Photo: Ramiro Ramirez, Creative Commons. Thanks!

 

 

Happy “No Fear” New Year

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The year just passed was a real “doozy.” Yes, there were many good things to affirm and celebrate, but 2015 was also a year marred by fear, hate, violence, and nasty political posturing and rhetoric. We wrestled with (or avoided) legitimate concerns about climate change, poverty and income inequality, safety and security, homelessness and the plight of refugees, racism (and a host of other -isms), and the continued slaughter of black men and youths. Yes, 2015 is better left behind, and I pray we’re wiser for having lived through it.  Continue reading

Jesus and the Stewardship of Self

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It’s tough to be good stewards of our time, our relationships, and our finite resources. I’ve been reflecting on this topic a lot lately, especially in light of the wonderful Rostered Leaders Wellness Retreat our Lower Susquehanna Synod hosted with support from Portico Benefits (our insurer), Thrivent Financial, and Lutheran World Relief.

We spent a wonderful two days at the Hershey Hotel with wonderful food, great collegiality, worship, Bible study, and time for yoga, meditation, and financial stewardship workshops. We were also treated to chair massages and a prayer labyrinth. Just having time to see colleagues from all parts of our synod and to treat ourselves to a lovely setting that most of us would never consider going otherwise was a lavish gift.

Even better, our keynote presenter, Dr. Mike Brown, explained healthy living through a heart healthy diet and exercise. His presentation was fun, engaging, and humorous. My husband and I have  been comparing labels ever since and are committed to being attentive to “what goes in our mouth and what we do with our feet.”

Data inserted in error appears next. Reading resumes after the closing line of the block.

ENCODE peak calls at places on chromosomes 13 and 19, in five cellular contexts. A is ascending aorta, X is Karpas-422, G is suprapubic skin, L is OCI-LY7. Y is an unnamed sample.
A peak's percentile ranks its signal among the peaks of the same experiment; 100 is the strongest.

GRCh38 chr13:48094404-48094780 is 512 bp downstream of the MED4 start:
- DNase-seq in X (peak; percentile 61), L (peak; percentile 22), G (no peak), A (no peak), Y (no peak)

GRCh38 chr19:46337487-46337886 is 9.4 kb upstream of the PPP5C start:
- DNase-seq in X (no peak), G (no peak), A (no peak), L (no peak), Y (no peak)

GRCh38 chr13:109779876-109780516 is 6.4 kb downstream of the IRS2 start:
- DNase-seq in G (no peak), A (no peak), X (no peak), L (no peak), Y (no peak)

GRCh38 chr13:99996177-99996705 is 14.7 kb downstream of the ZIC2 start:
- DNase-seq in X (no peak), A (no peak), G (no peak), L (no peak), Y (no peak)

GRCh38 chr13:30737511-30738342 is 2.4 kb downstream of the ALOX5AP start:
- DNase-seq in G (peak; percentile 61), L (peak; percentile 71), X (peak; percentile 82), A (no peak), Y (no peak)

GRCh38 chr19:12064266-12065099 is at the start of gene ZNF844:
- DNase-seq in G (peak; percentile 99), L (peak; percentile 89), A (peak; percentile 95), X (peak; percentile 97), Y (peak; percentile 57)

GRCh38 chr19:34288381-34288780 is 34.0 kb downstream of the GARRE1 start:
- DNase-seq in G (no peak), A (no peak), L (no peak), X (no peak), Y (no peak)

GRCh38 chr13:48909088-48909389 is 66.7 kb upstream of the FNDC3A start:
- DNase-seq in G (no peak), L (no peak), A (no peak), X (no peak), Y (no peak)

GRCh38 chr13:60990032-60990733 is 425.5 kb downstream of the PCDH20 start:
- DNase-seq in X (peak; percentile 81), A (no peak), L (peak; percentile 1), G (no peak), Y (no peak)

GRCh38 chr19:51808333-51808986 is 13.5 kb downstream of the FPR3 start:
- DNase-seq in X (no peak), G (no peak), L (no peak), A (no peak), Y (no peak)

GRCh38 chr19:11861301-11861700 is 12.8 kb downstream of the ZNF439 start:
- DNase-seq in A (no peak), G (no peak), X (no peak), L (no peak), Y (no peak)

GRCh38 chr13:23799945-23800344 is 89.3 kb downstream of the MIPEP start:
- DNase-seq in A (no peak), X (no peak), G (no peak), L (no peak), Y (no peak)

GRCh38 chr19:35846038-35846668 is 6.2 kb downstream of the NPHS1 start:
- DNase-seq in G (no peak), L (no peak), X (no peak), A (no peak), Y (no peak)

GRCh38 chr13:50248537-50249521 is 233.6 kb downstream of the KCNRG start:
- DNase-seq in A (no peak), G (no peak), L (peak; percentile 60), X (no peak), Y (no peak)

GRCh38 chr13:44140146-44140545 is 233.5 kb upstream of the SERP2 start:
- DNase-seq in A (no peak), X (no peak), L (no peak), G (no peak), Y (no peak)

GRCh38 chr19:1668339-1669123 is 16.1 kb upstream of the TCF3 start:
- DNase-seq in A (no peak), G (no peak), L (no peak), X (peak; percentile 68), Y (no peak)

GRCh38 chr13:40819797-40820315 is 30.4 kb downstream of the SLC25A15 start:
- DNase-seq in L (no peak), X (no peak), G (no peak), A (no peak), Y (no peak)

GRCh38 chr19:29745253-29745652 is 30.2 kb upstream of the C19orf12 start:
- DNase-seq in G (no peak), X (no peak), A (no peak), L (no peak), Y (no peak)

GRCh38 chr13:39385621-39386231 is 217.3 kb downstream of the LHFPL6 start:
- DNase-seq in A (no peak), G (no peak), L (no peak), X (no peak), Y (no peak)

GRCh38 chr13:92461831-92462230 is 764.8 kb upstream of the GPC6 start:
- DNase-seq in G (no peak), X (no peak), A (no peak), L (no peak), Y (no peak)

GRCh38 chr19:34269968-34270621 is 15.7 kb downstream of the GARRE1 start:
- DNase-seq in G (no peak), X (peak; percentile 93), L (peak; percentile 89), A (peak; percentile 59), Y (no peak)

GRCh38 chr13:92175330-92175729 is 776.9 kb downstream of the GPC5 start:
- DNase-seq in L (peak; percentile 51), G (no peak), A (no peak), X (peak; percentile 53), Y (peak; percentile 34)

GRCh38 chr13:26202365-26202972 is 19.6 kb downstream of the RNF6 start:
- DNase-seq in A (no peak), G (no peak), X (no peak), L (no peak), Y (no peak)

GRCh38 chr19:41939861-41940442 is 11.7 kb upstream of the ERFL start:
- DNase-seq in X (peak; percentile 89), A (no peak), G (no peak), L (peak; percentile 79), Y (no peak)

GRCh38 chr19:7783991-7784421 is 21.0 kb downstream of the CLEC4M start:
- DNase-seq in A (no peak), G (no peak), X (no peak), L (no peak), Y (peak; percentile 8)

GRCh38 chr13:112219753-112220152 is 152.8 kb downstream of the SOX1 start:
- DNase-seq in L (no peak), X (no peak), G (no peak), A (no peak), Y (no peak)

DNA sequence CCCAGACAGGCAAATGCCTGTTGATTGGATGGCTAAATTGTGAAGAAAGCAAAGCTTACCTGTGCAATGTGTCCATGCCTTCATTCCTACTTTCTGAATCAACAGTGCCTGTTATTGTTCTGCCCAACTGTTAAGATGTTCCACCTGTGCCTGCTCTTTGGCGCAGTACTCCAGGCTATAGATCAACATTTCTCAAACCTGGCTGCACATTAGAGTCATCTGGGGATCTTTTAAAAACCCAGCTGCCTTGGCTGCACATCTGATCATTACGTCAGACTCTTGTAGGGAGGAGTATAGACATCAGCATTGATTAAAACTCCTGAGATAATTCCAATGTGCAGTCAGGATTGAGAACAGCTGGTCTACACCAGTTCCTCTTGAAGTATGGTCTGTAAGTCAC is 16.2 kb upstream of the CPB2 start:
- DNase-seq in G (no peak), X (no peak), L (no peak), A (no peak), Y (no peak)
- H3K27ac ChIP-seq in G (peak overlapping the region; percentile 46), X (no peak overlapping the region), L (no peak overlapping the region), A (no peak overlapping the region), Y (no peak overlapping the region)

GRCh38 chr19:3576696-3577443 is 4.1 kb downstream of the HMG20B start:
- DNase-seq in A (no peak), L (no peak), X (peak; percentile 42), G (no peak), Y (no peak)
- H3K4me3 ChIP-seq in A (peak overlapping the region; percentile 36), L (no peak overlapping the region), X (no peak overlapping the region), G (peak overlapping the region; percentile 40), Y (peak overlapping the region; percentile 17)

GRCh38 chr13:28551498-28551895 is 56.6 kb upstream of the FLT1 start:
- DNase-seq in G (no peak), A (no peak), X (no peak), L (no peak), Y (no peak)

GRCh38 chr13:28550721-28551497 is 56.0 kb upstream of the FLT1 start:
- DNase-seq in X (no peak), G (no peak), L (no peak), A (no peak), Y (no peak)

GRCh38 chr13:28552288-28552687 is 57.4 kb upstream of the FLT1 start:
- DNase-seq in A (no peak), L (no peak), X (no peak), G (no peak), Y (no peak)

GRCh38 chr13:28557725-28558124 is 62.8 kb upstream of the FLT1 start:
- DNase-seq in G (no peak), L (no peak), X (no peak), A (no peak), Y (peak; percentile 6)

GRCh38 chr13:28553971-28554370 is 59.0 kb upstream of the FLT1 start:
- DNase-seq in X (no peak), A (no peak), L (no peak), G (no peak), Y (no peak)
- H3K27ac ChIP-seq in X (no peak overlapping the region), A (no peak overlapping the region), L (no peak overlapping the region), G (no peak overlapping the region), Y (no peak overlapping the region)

Here’s a link to the reflection I wrote this week on the Narrative Lectionary reading for February 8, 2014, posted on the Stewardship of Life Institute website. Seems our Lord Jesus Christ knew a lot about health and wellness and provides a wonderful model for stewardship of self. Thank you, Jesus!

Moving Day and a New(ish) Adventure

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Dear Friends,

It’s been a crazy busy year, and it’s time to simplify. For several years now I’ve tried (with mixed results) to keep two blogs going, to write weekly for the Stewardship of Life Institute, to write periodically for other publications, and to write and edit a hefty portion of the communications for the Lower Susquehanna Synod, ELCA (my call and vocation as a pastor). I also completed the first draft of my first full-length novel in November (thank you NaNoWriMo!). Thankfully, I have an amazing husband and awesome family who support my “word play.”

A lot of my writing is on the topic of stewardship, and trying to keep too many writing projects in the hopper is simply NOT good stewardship of time, energy, and resources. To that end, 2015 is the year of writing more simply. This means that all of my writing will be migrating to my blog onewritelife.com effective tomorrow, December 31, 2014.